Cigarettes are bad for you; that is why they are so good. With its origins in the author’s urgent desire to stop smoking, Cigarettes Are Sublime offers a provocative look at the literary, philosophical, and cultural history of smoking. Richard Klein focuses on the dark beauty, negative pleasures, and exacting benefits attached to tobacco use and to cigarettes in particular. His appreciation of paradox and playful use of hyperbole lead the way on this aptly ambivalent romp through the cigarette in war, movies (the "Humphrey Bogart cigarette"), literature, poetry, and the reflections of Sartre to show that cigarettes are a mixed blessing, precisely sublime.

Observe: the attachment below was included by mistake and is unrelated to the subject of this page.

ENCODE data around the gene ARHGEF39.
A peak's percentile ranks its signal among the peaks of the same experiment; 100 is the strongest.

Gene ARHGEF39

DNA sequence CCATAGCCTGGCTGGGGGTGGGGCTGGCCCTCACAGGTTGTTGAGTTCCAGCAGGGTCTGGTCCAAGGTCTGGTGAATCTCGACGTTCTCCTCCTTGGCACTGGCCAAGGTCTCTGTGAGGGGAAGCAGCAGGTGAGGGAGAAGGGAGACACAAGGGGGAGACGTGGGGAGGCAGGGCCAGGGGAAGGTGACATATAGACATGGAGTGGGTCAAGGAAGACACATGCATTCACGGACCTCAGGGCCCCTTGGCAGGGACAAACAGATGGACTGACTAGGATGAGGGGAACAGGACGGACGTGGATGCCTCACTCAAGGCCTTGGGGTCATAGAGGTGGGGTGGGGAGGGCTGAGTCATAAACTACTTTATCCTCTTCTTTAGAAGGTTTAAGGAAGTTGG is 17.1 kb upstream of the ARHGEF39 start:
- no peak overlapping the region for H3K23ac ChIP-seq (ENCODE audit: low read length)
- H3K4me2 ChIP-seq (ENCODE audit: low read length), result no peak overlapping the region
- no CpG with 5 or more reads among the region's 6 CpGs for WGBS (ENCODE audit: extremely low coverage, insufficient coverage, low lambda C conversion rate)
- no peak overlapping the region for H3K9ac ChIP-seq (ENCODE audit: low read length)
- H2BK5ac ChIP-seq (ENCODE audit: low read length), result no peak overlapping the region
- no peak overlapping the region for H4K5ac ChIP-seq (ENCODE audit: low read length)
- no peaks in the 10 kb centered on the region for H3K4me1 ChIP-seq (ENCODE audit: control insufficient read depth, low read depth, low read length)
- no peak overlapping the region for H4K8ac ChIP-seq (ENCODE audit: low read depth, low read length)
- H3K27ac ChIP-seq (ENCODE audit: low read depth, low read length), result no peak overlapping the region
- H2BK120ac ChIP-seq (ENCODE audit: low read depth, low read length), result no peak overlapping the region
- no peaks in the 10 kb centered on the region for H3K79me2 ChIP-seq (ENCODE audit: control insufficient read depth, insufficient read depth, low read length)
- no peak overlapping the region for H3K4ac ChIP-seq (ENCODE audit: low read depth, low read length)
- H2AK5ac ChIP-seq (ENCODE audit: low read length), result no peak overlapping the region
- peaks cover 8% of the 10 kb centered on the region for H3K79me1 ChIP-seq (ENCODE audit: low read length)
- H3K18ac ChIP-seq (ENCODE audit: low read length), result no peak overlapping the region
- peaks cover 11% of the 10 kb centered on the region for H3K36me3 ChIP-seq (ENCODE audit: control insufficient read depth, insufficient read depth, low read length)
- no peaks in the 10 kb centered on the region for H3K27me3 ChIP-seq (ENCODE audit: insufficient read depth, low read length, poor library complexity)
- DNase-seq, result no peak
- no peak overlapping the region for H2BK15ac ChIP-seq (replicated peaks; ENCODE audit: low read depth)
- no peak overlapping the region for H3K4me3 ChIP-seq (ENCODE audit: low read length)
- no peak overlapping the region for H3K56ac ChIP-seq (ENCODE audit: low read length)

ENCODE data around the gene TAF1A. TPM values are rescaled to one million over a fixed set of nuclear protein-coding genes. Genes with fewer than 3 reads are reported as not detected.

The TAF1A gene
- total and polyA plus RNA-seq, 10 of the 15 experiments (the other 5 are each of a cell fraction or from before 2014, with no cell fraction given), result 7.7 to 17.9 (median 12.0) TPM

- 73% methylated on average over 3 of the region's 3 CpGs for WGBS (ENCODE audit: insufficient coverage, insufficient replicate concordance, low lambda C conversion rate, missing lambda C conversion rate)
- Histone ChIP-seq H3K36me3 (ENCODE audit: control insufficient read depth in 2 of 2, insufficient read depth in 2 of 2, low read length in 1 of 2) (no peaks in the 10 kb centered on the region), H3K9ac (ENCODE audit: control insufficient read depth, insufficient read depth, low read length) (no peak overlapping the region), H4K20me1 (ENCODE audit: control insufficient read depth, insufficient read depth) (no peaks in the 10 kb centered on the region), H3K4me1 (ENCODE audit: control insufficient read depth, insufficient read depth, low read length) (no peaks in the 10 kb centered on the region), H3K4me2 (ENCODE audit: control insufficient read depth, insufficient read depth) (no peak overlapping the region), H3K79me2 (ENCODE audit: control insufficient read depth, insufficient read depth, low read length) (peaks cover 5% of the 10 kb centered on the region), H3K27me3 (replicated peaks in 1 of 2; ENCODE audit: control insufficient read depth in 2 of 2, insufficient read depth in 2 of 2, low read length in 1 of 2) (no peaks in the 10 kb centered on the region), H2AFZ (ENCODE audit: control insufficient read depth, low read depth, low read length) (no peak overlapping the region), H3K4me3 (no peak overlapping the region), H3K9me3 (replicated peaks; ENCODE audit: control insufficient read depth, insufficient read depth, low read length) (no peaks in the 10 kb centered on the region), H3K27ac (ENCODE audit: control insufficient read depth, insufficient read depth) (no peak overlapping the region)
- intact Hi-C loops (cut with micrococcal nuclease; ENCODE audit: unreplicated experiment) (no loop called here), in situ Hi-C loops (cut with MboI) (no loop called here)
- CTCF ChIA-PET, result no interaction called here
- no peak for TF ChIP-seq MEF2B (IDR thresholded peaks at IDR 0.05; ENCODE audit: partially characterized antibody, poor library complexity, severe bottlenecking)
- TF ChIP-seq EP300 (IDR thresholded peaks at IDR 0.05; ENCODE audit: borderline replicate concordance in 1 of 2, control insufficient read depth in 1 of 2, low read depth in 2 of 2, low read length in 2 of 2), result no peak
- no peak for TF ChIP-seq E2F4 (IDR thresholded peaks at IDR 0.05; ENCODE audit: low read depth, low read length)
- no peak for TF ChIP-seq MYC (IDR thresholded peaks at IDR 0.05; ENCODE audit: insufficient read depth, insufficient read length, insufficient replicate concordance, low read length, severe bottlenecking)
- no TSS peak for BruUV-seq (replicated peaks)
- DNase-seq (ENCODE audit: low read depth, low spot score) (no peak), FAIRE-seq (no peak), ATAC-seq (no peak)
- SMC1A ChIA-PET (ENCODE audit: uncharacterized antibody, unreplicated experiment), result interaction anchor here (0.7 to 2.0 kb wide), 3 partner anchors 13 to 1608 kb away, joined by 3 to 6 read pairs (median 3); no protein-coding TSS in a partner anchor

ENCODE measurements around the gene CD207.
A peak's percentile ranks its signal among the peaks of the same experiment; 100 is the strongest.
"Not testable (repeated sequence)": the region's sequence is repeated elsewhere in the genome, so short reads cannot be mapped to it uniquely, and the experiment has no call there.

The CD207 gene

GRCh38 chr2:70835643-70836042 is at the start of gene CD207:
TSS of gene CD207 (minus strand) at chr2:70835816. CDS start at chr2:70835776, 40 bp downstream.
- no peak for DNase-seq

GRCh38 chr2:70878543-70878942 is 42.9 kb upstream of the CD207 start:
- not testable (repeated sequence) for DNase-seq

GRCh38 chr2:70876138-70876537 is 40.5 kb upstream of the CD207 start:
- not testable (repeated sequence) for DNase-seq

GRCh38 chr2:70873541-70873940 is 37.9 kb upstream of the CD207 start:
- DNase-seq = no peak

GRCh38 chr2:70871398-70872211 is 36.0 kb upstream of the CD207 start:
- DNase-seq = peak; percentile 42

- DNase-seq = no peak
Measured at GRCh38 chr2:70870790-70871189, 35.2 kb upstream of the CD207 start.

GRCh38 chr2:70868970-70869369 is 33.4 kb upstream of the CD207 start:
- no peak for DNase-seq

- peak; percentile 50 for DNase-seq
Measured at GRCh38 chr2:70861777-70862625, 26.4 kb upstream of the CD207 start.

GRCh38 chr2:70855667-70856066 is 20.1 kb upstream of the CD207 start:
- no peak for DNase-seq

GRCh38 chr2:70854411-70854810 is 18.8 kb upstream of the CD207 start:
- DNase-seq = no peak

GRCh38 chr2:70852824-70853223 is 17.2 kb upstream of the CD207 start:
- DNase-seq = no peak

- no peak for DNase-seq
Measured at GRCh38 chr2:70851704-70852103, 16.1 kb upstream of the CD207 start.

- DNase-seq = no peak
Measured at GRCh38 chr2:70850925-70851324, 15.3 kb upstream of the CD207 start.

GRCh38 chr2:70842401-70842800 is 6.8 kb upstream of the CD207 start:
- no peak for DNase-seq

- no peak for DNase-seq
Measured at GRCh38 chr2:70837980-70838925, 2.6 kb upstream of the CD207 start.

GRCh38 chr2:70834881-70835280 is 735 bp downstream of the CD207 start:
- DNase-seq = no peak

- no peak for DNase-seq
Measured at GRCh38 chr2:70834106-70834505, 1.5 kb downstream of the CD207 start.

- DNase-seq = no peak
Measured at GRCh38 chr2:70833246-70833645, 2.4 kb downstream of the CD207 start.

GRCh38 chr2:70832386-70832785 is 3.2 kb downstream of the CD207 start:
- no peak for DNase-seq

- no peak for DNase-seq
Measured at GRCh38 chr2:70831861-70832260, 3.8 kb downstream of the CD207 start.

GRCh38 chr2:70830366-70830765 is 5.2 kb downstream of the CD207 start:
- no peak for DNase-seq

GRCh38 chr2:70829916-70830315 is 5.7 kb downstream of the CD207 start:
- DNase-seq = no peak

Die Inhaltsangabe kann sich auf eine andere Ausgabe dieses Titels beziehen.
"An elegant display of prose. . . . [Klein's] polemic is bravely cranky. The book is important for . . . situating the act of smoking in Western culture and telling us addicts, without condescension, what kind of dance we're doing 10 or 20 times a day."--Laura Mansnerus, "New York Times Book Review"
"[A] wise and timely book: it is also sly, funny, and peculiarly seductive. . . . [A] remarkable achievement."--John Banville, "New York Review of Books"
Richard Klein is Professor of French at Cornell University and editor of Diacritics. He quit smoking while writing Cigarettes Are Sublime and has been nicotine-free ever since.
„Über diesen Titel“ kann sich auf eine andere Ausgabe dieses Titels beziehen.